By now, rumours of Mahinda Rajapaksa’s resignation were common knowledge - thanks in part to an undated letter making the rounds on social media.
Roar.lk captured photos of people cooking milk rice in Panchikawatte.
Following rumours that Mahinda Rajapaksa had been airlifted from Temple Trees to Trincomalee Naval Base, protestors formed a crowd outside, as this widely-circulated video from Arjun Ravi shows.
Meanwhile, at Beira Lake, vehicles were set on fire and pushed into the water, especially near the back entrance of Temple Trees. Dasuni Athauda, International Correspondent for India-based WION News, provided footage (tweeted from both her account and NewsWire) covering the scene there.
NewsWire footage shows the police at a fire at the back of Temple Trees. We can’t quite ascertain whether it was one of the vehicles set on fire earlier or another vehicle inside Temple Trees; it looks like the latter. What we do know is that someone attempted to ram a bus through the rear gates of Temple Trees.
The timeline is a little hazy here. Multiple things happened: protestors attacked Temple Trees from both front and back; someone set fire to a vehicle inside the Temple Trees compound; and the crowd was tear-gassed multiple times.
We know that crowds were at the back of Temple Trees at 6.30PM. By 8PM, a large crowd of people had gathered outside Temple Trees in the front as well, and were attacking the gates on both sides. According to footage, protestors also used barricades to try and ram the gates open.
Kalani Kumarasinghe of the Daily Mirror, who was on site covering this, is one of the most reliable sources for timestamps.
Another vehicle was clearly set on fire towards the Galle Road entrance of Temple Trees.
At around 11:30PM, news sites published the Gazette confirming the Prime Minister’s resignation.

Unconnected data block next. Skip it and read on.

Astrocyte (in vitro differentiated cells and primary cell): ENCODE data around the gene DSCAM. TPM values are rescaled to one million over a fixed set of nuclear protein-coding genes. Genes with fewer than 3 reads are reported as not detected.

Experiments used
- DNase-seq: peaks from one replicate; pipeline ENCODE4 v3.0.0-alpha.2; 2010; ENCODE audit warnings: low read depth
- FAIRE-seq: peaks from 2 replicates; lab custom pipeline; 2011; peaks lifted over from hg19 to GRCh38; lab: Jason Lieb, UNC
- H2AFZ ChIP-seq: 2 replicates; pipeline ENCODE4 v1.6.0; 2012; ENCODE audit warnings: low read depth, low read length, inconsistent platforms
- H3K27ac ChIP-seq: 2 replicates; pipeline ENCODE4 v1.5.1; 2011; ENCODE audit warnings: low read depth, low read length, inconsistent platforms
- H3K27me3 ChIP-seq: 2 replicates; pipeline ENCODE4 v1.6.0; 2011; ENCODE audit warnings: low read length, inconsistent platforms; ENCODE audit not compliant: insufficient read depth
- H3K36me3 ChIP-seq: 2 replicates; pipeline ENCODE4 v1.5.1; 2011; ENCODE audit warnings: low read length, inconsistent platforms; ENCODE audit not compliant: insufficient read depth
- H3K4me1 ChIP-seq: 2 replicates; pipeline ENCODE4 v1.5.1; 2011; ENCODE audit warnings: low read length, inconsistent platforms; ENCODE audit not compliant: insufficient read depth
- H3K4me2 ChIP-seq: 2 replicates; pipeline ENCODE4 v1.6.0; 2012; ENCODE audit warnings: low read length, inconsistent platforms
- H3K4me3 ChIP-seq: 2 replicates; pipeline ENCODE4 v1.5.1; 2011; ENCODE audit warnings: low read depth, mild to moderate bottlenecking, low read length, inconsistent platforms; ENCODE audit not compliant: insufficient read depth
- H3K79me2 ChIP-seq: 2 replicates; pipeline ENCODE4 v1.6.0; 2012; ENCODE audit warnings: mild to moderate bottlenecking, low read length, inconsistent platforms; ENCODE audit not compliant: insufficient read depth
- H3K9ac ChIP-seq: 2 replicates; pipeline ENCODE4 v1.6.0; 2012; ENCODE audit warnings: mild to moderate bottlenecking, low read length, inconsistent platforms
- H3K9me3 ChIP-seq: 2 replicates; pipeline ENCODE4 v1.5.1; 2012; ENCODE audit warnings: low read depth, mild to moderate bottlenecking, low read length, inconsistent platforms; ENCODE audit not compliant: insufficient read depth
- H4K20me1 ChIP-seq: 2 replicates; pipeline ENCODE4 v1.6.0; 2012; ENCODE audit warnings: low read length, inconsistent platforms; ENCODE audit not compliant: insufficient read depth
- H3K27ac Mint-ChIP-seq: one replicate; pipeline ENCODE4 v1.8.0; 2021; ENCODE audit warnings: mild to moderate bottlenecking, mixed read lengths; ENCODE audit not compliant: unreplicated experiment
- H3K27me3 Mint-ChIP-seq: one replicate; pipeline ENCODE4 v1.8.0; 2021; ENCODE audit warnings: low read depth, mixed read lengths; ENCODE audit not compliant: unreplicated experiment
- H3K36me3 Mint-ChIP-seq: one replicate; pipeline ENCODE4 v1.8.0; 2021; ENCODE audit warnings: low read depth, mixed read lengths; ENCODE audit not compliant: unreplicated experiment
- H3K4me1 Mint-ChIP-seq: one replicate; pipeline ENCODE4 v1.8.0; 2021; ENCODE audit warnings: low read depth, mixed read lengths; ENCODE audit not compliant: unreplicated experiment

10 May: The Right to Shoot, and a Presidential Speech
Army Commander Shavendra Silva and IGP C.D. Wickremeratne were summoned to the Human Rights Commission of Sri Lanka (HRCSL) to explain why they ‘failed to maintain the rule of law’ for the incidents that took place during the ‘unrest’ on Monday.
Maithri Gunaratne PC lodged a complaint at the Colombo Fort Chief Magistrate on the attacks on peaceful protestors the previous day.
“...the suspects are punishable under charges of being members of an illegal assembly, assaulting or obstructing a public servant in suppressing a riot, provoking the public with the intention of inciting a riot, accommodating participants in an illegal assembly, voluntarily injuring persons, using dangerous weapons, inflicting grievous bodily harm, causing intentional or serious injury, improper obstruction, torture, assault on a female, criminal coercion, misdemeanour, and criminal intimidation.”
At about 7PM, the Defence Secretary, Maj. Gen. (Retd.) Kamal Gunaratne, announced that the Armed forces were ordered by the Defence Ministry to open fire at anyone looting public property or causing harm to others.
Several lawyers have since pointed out that the resignation of the Prime Minister means the Cabinet and Ministries (and by extension Ministry Secretaries) cease to exist.
Dr. Dinesha Samararatne, a legal scholar, citing the unprecedented nature of the situation, also noted that when a Prime Minister resigns, the Cabinet stands dissolved and there is no constitutional provision under which Ministry Secretaries are permitted to remain in office. In a conversation with Watchdog, she noted that there is no legal basis for any orders issued, or actions taken, by the Secretaries.